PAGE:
“Thank you, London!” yells John Flansburgh, “And thanks even more for not being Leeds!”
They Might Be Giants had a bad gig last night, in Leeds. They Might Be Giants might be giants, but they are happy to see us.
But before they come on, we have the delights of Corn Mo, the support act. A guy comes on, looking like the hairy, balding, 1980s clone of Meatloaf. He is holding an accordian, threateningly. He plugs in his accordian to the PA system with a painful thunk. The drunkards to my right jeer at him. He looks sheepish. He stands up and starts playing his accordian. He sings, in a high voice, something that sounds like an oratorio. He then ups the tempo, sings “It’s Lollipop Time with you!” and it turns out he is a one-man ’80s hair metal band. He is fucking awesome. Occasionally, he stamps hard on the ground, and a kick-drum pedal hits a cymbal. Occasionally, he stamps on the kick-drum pedal and fuck all happens. This may be the funniest thing I have ever seen.
Corn Mo sings a song about how people mistake him for the actor Gary Busey. A character in the song says, “Weren’t you in that film Silver Bullet with Corey Haim?” Corn Mo says “No”.
Corn Mo is my new fucking God. His song about his eighth-grade crush which climaxes with the primal howl “I wanna ball you!” has to be heard to be believed. Click here for his website.
And then… They Might Be Giants. The first time I saw TMBG, they were marooned somewhat carelessly on the Barbican stage after a weird collaboration with the writers of McSweeneys. The second half of the show was a regular, balls-to-the-wall TMBG rock show, and I remember being surprised at how much the weedy, geeky songs on record transmogrified into bona-fide rock monsters on stage – John Flansburgh running around like an overexcitable Dr Fox playing exceptionally bad guitar, and John Linnell… okay, John Linnell was still geeky, but it’s hard not to be geeky when you’re a lead singer behind a keyboard.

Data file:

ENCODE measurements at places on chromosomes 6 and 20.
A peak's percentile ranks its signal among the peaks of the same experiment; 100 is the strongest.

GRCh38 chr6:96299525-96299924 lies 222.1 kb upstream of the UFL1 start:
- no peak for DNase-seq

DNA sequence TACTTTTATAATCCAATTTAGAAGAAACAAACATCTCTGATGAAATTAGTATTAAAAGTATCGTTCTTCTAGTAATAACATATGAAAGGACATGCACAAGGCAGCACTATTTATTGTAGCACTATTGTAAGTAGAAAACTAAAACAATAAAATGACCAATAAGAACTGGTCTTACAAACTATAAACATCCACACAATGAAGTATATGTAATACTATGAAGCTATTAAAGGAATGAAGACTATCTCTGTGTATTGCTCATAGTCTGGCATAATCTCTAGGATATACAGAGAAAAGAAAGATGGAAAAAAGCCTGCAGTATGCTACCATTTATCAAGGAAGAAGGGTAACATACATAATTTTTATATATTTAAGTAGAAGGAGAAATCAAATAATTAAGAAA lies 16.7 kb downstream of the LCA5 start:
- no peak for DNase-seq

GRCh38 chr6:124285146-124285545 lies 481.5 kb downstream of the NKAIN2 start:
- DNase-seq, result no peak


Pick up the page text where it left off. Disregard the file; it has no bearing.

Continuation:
This time, TMBG are close. Worryingly close. Flansburgh looms over the crowd, throwing rock shapes. Again, the superb backing band give the songs real live muscle and power pop is eked from songs that are perhaps a little flimsy on record – “Cyclops Rock” particularly benefits from… uh… rock.
The devotion of the TMBG crowd is also eerie. The ambience is not dissimilar to a sixth form gig by local heroes, writ large. Affection levels are high – each stupid chorus, crap keyboard solo, invocation of clapping or stamping of feet, is received in a party mood entirely unlike a Thursday night indie crowd in London. One gets the feeling that Leeds didn’t, like, get it.
The experiments are sublime – the specially-penned song about the Astoria includes the line “In the Astor-i-ay / Where the lit-up sign outside reads ‘GAY’ / Tonight, we have to play a show” – and the big hits go down so well the floor creaks beneath the bouncing to “Birdhouse In Your Soul”. And, what’s more, they still seem to be enjoying themselves. Bless them.